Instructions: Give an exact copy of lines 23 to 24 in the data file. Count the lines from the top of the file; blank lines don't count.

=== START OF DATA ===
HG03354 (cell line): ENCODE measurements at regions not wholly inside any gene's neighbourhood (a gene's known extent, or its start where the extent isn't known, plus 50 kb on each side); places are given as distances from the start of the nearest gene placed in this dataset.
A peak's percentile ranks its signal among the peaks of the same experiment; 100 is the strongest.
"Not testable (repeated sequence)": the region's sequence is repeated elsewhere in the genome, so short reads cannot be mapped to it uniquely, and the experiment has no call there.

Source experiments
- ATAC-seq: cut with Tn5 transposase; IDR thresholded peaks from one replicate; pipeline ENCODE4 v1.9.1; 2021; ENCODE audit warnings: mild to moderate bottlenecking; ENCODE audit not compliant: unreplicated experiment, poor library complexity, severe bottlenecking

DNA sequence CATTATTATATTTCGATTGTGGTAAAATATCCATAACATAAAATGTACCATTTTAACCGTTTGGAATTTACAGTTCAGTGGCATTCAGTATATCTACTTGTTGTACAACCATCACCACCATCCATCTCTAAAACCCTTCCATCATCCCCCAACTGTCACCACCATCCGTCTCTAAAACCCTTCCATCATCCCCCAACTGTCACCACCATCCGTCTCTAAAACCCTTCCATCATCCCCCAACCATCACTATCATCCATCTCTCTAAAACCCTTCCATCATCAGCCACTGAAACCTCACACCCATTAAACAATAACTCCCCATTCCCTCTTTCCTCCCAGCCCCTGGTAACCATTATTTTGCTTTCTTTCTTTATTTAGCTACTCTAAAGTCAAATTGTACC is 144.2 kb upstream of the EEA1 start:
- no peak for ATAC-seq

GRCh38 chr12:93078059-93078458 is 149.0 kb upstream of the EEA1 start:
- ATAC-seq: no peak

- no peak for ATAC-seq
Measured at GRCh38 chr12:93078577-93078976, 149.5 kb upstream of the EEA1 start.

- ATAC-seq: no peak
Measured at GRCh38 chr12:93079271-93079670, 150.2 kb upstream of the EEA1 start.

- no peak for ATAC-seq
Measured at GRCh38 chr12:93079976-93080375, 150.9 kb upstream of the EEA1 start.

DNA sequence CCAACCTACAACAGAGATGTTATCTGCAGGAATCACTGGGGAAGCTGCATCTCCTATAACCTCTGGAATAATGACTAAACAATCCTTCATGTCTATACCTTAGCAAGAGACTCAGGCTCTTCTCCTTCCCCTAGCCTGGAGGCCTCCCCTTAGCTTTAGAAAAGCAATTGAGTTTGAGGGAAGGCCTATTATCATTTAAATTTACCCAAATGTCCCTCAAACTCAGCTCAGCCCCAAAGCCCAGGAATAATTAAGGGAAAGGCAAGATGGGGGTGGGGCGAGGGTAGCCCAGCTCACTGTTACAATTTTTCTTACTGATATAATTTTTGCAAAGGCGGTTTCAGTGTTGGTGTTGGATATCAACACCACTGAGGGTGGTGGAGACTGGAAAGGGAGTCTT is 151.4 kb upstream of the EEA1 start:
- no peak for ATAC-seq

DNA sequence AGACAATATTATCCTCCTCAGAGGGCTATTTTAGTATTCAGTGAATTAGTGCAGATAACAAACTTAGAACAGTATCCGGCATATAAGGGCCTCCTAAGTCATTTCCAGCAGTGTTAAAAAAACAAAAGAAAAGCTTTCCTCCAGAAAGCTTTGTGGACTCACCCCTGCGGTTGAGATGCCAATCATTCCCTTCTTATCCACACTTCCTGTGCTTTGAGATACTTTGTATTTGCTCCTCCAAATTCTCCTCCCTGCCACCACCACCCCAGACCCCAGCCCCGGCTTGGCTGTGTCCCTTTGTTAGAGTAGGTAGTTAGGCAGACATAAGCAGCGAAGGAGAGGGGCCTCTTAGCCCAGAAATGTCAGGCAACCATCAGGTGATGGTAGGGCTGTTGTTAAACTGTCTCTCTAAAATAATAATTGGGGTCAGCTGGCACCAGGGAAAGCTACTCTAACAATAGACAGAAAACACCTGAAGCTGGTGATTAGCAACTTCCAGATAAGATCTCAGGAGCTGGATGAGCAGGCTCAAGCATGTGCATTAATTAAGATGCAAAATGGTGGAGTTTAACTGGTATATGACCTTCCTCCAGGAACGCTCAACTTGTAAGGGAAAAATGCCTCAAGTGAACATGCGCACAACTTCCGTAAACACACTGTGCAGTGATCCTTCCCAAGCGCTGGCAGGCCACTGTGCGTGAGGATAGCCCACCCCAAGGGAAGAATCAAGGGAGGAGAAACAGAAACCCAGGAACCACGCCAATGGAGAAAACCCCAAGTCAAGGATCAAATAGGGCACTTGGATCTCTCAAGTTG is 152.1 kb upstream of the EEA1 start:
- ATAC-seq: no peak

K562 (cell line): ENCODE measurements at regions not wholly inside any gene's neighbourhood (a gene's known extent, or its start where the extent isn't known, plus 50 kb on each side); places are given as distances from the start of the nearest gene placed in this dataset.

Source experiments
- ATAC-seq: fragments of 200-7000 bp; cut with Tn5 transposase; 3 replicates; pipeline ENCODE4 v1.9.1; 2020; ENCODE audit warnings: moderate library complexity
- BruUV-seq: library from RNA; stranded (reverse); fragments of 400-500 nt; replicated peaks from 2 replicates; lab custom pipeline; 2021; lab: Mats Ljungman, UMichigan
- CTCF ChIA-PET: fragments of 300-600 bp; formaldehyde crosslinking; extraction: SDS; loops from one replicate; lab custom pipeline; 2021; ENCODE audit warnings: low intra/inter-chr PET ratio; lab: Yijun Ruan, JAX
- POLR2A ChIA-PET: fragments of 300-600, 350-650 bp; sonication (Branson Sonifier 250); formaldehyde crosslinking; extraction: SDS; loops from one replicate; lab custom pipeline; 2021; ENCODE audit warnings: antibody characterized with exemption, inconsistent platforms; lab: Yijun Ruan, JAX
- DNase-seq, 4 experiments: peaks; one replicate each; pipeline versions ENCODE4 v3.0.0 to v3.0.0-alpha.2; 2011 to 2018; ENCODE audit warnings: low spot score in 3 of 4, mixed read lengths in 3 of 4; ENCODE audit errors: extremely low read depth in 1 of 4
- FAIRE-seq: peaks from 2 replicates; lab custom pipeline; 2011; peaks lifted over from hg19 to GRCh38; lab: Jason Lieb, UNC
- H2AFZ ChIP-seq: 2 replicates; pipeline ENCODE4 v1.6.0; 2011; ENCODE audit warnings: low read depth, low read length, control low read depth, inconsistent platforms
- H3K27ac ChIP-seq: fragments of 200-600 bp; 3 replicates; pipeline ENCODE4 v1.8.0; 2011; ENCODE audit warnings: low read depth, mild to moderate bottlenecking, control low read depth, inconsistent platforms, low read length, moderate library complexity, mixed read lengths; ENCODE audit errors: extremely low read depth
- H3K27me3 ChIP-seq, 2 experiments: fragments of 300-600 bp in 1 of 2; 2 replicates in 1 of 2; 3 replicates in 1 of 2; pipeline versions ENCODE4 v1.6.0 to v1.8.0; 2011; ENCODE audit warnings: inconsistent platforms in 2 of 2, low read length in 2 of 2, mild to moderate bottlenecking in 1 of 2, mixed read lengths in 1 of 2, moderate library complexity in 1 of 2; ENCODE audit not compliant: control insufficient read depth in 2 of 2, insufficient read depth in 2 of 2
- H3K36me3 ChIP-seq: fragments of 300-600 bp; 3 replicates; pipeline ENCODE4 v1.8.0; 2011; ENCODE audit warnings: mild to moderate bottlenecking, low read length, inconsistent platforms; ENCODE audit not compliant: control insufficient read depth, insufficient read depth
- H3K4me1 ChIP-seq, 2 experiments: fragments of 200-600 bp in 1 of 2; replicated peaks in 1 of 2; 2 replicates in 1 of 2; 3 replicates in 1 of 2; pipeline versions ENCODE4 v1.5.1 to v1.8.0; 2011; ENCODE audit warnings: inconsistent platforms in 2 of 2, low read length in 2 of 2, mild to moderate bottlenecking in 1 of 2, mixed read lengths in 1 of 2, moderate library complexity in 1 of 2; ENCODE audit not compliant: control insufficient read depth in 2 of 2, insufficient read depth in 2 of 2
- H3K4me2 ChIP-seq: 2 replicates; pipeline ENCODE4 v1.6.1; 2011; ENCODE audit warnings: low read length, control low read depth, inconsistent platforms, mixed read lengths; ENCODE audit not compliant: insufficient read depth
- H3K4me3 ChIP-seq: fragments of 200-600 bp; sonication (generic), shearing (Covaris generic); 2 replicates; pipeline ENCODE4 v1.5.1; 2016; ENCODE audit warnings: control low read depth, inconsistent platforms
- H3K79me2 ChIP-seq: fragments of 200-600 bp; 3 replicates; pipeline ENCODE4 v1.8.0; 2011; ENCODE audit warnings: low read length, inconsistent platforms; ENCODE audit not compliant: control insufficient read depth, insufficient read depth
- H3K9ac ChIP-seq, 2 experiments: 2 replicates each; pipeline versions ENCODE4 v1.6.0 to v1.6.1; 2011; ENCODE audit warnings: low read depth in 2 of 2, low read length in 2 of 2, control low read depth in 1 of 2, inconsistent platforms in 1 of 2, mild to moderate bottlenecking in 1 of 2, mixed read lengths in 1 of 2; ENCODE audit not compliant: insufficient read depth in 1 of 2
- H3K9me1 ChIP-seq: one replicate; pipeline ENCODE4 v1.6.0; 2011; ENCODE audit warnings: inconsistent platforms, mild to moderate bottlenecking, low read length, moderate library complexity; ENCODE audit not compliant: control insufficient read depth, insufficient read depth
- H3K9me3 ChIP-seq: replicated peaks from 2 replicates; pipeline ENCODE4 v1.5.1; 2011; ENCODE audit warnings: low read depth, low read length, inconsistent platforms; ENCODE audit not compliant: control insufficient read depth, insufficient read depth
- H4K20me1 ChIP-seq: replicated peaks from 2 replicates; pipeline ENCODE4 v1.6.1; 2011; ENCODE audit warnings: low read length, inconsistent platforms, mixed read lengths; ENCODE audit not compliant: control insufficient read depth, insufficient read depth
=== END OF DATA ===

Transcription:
- BruUV-seq: library from RNA; stranded (reverse); fragments of 400-500 nt; replicated peaks from 2 replicates; lab custom pipeline; 2021; lab: Mats Ljungman, UMichigan
- CTCF ChIA-PET: fragments of 300-600 bp; formaldehyde crosslinking; extraction: SDS; loops from one replicate; lab custom pipeline; 2021; ENCODE audit warnings: low intra/inter-chr PET ratio; lab: Yijun Ruan, JAX